Public transport in The Hague

The public transport system in the Netherlands is integrated and passengers can use the services via the OV Chipkaart system, a card which is swiped as passengers enter and exit a bus, tram or train. This card system is used all over the Netherlands, making it easy to travel between different cities. There is a variety of cards available.


The buses offer an extensive service throughout the city and surrounding areas. The buses are mostly used to travel between districts and larger areas in The Hague.


The trams in The Hague offer fast and efficient services. Services vary according to route, but are regular and run on time. The trams are mostly used to move around in the major areas, as it is quick to get on and off.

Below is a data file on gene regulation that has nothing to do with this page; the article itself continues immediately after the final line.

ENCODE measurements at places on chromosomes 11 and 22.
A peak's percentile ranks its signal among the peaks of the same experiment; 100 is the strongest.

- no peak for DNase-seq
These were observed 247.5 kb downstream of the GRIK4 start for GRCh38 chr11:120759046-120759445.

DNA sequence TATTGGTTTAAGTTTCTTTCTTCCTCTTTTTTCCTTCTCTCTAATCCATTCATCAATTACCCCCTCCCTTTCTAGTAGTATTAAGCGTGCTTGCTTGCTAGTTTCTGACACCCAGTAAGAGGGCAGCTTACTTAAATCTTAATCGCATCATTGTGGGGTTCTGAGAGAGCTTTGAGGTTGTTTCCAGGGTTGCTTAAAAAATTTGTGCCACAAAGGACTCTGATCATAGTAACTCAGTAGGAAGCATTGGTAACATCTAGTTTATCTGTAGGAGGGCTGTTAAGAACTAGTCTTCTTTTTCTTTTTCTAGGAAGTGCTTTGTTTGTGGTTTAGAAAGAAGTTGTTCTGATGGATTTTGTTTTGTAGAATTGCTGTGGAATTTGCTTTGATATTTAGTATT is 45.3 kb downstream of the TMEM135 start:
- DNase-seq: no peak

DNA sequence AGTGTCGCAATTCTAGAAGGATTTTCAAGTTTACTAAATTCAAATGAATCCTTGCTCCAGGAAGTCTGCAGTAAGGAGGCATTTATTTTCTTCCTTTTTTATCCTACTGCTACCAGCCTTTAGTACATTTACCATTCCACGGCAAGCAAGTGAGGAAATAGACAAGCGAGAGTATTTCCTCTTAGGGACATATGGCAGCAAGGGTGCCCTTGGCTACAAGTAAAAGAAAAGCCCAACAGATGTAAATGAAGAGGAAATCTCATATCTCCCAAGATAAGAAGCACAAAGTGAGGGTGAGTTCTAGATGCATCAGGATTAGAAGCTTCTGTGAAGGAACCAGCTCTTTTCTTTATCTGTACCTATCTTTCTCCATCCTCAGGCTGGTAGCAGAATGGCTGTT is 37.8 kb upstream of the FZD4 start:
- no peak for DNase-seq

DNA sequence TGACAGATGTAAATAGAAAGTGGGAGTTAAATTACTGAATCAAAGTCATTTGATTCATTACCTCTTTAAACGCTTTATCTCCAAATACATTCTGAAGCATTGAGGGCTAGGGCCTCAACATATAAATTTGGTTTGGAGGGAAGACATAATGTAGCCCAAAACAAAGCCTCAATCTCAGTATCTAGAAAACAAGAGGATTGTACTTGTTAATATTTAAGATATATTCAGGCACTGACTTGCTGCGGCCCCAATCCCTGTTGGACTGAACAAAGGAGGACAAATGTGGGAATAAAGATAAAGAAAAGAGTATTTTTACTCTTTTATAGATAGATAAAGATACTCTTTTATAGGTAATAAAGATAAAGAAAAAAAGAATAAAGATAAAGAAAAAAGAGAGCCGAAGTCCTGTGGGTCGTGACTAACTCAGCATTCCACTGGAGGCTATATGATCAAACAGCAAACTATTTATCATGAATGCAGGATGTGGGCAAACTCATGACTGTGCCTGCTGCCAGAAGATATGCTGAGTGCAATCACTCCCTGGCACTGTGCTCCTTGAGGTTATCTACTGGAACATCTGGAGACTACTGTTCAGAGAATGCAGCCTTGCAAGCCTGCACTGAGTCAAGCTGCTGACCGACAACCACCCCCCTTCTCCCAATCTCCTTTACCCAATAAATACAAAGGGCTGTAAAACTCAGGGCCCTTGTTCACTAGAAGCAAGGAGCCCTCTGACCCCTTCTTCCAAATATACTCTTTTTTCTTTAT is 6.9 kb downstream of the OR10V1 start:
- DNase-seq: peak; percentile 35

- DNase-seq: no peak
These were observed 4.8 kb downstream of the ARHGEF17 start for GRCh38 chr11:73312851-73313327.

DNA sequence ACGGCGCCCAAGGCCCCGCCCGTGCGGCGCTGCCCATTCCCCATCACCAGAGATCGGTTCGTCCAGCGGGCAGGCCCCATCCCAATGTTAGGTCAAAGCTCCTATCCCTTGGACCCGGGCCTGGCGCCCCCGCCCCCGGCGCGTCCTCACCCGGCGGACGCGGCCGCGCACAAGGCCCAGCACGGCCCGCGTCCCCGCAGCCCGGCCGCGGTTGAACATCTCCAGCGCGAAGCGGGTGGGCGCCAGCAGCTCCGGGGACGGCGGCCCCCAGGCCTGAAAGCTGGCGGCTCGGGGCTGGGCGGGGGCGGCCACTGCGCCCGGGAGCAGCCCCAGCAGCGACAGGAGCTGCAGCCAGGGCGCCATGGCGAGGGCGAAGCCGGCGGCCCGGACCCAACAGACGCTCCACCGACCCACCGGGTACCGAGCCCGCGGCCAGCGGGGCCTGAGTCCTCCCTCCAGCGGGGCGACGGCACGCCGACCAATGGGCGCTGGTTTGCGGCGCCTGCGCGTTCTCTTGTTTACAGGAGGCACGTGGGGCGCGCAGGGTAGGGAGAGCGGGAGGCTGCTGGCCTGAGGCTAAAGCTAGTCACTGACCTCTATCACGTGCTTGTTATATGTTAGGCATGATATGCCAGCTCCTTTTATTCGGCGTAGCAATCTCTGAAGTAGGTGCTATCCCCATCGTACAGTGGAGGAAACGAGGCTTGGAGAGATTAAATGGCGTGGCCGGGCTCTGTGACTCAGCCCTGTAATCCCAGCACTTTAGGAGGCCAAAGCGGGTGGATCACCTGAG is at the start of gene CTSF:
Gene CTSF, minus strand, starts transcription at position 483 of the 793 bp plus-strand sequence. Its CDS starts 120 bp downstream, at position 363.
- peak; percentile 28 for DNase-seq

Using the train is often the best option for journeys to destinations outside The Hague. The Nederlandse Spoorwegen has a comprehensive network that stretches across the entire country.

Taxis in The Hague

While travelling by taxi can be expensive, the fare structure implemented throughout the Netherlands means that passengers can’t be overcharged by drivers. Expats must be certain to only use authorised taxis to ensure that they are not overcharged. Legitimate taxis can be recognised by their blue number plates. 

Driving in The Hague

Parking is limited in The Hague and can be expensive. Most residents use public transport, but those who want to explore the country might find it useful to have a car. The roads are excellent and because of the relatively small size of the country, most places are easily reachable.

Cycling in The Hague

Locals love to cycle and expats will find this is a fast and cost-effective way to get around. Secondhand bikes are cheap to buy and The Hague’s cycling infrastructure is very good. Unfortunately, bike theft is a problem in the Netherlands, so expats should ensure that their bicycles are always locked up safely.